Show me the Money

Some examples of different "Kings" on the head-side of the coins: Aerys II Silver Stag
Original here.

Aegon I Silver Stag
Original here.

Other Things of Note

There are two ages of Westerosi coinage: pre and post Conquest.

The current coinage system used is from the post-conquest era. There have been known to have been at least one other type of coinage used in the pre-conquest era:

There are older coins, still in use from before the War of Conquest. In A Feast for Crows we learn of gold coins of the Kingdom of the Reach, which were known as 'hands', they feature the hand-shaped sigil of House Gardener on one side and the face of a king on the other, with each coin roughly half the value of a golden dragon.

And Finally, So Spake Martin

Yes indeed. And much more medieval. It occurs to me too that Westerosi coinage is probably more complex than actual British medieval coinage, since the Seven Kingdoms were actually seven kingdoms once... and presumably each king minted his own coins. So expect to see references to halfpennies, threepennies, stars, and groats popping up in future books.

  • Great answer. Now I don't know which answer I should accept, as both yours and CyanAngels are good answers covering different parts of my question. But about Robert only hates Rheagar: In my opinion King Bob hates (or fears) all Targaryens. It is shown in the book when Robert argues with Ned about sending assassins after Dany and by the fact, that he had no problem with Rheagars children brutally killed during the sack of Kingslanding.
    – raznagul
    Commented Jan 21, 2015 at 9:36
  • @raznagul Funnily enough I've had the same problem before (we all do at some point). The meta-consensus is that you should do whatever you feel is correct. Remember that if some of the answers don't satisfy your criteria, you can ask for clarification, or edit your question to make it more clear :)
    – Möoz
    Commented Jan 21, 2015 at 20:46
  • @raznagul Robert was a very confused man, and also quick to anger as well as apathy. He often says things like "damned the Targaryens" or "damn the Lannisters to seven hells" or "damn you Ned"; but these don't necessarily mean that he hates any of them. In fact, after the Tourney at Harrenhal Robert promised King Aerys that he would find the KotKL. Note that this was right before the Rhaegar/Lyanna incident, so Bob was very loyal to Aerys up to that point.
    – Möoz
    Commented Jan 21, 2015 at 20:55
  • @raznagul Here's some dialogue between Ned and Robert: "Robert, I ask you, what did we rise against Aerys Targaryen for, if not to put an end to the murder of children?” “To put an end to Targaryens!” the king growled. “Your Grace, I never knew you to fear **Rhaegar**.”. Here Robert brings up the Targaryens, but Ned corrects him and points out that it's Rhaegar who's the problem here. There were also some statements along the lines of Rhaegar's children being casualties of war (which probably helped Robert sleep at night).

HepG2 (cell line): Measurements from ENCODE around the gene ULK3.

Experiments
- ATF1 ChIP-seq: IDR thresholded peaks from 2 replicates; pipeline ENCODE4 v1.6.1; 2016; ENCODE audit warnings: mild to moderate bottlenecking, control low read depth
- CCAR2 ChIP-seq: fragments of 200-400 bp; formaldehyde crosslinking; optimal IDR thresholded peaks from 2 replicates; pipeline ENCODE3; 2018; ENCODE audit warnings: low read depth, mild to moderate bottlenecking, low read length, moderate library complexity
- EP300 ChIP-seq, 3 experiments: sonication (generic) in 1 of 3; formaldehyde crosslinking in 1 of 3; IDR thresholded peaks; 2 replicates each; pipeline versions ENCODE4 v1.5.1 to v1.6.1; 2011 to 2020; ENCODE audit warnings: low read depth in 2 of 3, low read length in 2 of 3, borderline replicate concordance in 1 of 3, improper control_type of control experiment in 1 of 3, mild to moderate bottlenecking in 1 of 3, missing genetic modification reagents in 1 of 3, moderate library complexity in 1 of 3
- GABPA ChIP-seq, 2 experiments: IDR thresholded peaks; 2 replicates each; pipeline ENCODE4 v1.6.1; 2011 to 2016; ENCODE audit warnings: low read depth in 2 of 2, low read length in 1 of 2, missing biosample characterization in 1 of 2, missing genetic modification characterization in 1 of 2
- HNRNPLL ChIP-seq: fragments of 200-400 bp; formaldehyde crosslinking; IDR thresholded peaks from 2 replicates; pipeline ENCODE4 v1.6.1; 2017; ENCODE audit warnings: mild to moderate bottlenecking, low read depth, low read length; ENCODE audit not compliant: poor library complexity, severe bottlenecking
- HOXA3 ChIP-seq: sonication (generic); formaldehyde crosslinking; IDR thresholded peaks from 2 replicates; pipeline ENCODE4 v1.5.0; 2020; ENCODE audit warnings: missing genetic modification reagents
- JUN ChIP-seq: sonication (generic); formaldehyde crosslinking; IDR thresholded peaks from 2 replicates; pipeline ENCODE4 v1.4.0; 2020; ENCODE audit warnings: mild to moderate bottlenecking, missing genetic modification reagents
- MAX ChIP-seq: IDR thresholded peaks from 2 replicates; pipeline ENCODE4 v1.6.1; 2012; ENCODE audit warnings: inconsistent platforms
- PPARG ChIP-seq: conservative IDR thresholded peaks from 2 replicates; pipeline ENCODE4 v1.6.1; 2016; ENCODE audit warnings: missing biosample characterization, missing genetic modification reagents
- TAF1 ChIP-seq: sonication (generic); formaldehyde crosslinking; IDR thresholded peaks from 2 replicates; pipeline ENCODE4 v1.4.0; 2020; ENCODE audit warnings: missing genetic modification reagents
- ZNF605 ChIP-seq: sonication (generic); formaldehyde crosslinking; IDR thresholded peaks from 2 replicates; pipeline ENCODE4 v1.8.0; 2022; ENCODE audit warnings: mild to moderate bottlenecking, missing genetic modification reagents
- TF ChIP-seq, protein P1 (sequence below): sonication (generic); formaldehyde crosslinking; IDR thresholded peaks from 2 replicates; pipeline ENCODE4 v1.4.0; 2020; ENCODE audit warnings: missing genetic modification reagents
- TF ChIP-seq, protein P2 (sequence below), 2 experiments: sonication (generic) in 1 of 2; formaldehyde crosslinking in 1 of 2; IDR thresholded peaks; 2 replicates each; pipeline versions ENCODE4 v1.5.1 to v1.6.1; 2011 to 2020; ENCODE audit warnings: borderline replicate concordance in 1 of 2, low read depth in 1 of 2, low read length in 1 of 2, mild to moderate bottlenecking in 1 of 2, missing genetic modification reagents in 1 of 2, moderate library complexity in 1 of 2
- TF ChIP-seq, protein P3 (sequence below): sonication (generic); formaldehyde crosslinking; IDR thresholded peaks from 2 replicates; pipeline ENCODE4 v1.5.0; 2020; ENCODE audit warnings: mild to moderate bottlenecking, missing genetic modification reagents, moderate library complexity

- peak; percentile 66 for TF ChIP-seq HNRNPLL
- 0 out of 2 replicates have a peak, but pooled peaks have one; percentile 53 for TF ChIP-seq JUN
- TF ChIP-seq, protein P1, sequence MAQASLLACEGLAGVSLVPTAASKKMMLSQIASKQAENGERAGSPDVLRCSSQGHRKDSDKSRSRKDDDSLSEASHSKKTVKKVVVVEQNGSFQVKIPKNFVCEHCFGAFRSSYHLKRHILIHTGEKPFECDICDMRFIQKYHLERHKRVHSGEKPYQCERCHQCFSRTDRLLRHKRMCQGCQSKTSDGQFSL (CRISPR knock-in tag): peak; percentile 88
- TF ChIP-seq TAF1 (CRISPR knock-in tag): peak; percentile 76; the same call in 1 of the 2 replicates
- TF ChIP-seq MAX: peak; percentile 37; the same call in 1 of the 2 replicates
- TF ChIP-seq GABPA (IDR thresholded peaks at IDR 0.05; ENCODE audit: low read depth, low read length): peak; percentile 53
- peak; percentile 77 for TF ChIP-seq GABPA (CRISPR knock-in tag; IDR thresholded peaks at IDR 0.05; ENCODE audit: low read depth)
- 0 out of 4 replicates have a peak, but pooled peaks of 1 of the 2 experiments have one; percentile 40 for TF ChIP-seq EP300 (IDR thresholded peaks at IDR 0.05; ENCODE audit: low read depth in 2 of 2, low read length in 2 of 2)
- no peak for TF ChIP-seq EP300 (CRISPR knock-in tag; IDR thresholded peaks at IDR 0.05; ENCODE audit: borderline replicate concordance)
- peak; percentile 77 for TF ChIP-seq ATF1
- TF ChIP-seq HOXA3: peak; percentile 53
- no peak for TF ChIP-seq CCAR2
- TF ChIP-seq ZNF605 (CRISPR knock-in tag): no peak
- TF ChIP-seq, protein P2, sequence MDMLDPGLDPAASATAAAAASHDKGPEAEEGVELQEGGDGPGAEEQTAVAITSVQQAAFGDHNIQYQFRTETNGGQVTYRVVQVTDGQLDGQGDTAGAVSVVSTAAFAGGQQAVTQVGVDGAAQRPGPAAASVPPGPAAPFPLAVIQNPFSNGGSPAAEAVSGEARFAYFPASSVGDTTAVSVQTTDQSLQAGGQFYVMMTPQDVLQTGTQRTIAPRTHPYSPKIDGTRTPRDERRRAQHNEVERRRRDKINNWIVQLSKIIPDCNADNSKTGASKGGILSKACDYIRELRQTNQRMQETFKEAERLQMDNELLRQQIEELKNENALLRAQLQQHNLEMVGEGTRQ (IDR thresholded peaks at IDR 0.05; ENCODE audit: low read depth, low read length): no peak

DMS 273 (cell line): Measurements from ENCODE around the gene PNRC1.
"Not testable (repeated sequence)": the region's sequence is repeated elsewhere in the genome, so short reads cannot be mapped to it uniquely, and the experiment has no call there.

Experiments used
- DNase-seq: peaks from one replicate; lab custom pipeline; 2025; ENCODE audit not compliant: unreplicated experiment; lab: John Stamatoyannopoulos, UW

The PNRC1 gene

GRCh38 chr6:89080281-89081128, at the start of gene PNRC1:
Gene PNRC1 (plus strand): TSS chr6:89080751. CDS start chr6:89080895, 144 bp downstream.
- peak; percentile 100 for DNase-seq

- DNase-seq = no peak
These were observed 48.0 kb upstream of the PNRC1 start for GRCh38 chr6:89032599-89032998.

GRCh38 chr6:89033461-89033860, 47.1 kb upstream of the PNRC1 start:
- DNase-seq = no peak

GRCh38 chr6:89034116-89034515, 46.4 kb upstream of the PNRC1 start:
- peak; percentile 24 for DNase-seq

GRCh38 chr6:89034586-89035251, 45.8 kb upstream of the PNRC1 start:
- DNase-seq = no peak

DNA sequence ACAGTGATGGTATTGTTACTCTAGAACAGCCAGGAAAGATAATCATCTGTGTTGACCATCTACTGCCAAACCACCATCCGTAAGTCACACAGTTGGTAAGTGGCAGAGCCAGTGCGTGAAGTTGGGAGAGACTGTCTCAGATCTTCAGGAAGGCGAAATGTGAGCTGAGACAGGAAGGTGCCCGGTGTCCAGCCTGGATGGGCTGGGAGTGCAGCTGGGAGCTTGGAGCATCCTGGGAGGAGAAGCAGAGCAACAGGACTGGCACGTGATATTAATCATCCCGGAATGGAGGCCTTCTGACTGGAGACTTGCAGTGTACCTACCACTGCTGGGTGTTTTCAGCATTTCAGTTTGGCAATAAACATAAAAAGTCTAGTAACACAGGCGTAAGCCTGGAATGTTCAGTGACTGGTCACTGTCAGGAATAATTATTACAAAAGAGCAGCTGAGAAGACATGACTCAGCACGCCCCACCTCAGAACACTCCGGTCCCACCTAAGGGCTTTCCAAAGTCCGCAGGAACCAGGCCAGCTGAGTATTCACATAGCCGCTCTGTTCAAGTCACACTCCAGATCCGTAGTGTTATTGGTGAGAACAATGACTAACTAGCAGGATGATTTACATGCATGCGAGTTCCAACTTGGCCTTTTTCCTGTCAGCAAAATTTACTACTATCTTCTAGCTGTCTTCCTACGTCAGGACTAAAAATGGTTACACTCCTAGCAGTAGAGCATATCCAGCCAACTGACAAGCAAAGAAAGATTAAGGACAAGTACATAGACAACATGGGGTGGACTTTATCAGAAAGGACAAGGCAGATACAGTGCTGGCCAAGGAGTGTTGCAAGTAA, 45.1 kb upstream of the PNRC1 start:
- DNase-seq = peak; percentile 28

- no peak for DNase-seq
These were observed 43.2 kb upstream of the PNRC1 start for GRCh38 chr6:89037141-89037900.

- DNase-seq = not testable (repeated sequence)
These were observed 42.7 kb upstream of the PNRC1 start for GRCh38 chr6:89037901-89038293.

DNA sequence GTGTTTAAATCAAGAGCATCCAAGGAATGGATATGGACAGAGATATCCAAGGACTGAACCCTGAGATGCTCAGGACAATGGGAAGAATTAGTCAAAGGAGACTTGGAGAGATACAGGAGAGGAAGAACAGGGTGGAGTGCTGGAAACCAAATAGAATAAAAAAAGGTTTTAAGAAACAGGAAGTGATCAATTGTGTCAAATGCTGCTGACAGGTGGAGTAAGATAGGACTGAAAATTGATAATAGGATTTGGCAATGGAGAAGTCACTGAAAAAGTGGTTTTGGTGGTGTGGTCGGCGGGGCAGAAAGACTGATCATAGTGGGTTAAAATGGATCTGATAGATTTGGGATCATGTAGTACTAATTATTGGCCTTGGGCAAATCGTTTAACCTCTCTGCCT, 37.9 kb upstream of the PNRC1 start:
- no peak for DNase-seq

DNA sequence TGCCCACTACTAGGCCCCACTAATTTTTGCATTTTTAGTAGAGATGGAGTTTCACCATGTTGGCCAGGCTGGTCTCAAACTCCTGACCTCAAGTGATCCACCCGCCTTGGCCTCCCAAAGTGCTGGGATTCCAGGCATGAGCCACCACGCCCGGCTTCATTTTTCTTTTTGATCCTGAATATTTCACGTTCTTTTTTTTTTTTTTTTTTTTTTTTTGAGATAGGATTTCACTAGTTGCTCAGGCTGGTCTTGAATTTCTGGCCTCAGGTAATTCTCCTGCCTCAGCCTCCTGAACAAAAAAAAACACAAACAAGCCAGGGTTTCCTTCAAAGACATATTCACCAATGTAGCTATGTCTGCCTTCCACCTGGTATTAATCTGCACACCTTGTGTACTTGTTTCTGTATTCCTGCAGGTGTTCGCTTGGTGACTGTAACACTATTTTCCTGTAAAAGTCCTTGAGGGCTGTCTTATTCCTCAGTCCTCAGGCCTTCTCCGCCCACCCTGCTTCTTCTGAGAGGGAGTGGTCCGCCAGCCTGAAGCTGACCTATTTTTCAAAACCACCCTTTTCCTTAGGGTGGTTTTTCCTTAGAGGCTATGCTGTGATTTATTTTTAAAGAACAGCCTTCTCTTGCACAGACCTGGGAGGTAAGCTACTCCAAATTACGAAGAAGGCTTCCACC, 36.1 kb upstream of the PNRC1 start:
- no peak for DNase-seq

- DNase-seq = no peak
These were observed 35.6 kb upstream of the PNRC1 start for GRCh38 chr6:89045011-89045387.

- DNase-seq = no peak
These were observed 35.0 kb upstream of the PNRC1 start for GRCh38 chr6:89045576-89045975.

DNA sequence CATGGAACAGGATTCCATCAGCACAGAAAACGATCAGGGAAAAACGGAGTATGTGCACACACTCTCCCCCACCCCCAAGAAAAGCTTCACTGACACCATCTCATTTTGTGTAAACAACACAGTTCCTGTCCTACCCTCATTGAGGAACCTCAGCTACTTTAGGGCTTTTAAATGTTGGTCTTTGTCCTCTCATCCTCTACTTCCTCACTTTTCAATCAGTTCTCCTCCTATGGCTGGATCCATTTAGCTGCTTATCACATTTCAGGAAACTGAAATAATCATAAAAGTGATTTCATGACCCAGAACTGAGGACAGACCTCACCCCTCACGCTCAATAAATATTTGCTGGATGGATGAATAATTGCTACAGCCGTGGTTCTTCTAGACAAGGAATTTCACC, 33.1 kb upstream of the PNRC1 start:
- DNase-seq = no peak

– Möoz
    Commented Jan 21, 2015 at 21:36

House Baratheon has strong historic ties to the Targaryen Dynasty. Orys Baratheon, the house founder was a general in the army of King Aegon I Targaryen, the Conqueror and is rumoured to be his bastard brother. During the Conquest, Orys defeated the Last Stormking and for his contributions to Aegon's Conquest, Orys was made the first Hand of the King and granted rule over the Stormlands, making the Baratheons one of the most powerful houses at the time.

Up until recent events, the Baratheon house has been a strong ally of the crown, remaining loyal during The Faith Militant uprising and The Blackfyre Rebellion.

They have strong marriage connections as well, most recently, King Robert's grandmother was a Targaryen.

The reason they feature on the second most valuable coin is also one of the reasons Robert was made King over Ned. They have the best claim, after the Targaryens, to the throne.

Not only that, but as the first Hand of the King, the Baratheons would be in a perfect position to put themselves on the coinage, with the blessing of a King who once described Orys as "My shield, my stalwart, my strong right hand"

  • pretty much what I was going to write, Also because of who Robert's grandmother is it also makes him Egg's great grandson who is from the hedge knight.
    – Iankill
    Commented Jan 19, 2015 at 12:36
  • I is true that the Baratheons always had strong ties to the Targaryen family. But there are other old houses with strong ties as well (like house Velaryon). Why is the sigil of the Baratheons on the silver coin, and not the sigil of an other house?
    – raznagul
    Commented Jan 19, 2015 at 12:51
  • Because they are the most powerful and have the strongest ties? All the other families that came with that Targaryen's took only minor lands, the Baratheon's took all of the Stormlands
    – CyanAngel
    Commented Jan 19, 2015 at 13:05
  • @raznagul I've added some more body to my answer that my clarify why the Baratheons were in a place to install themselves, or be installed by the king, over the other minor lords that served Aegon I
    – CyanAngel
    Commented Jan 19, 2015 at 13:21
  • It sounds reasonable. Although I've hoped for a reference for the books or an interview. I give other some time to come up with a reverence before I accept your answer.
    – raznagul
    Commented Jan 20, 2015 at 8:59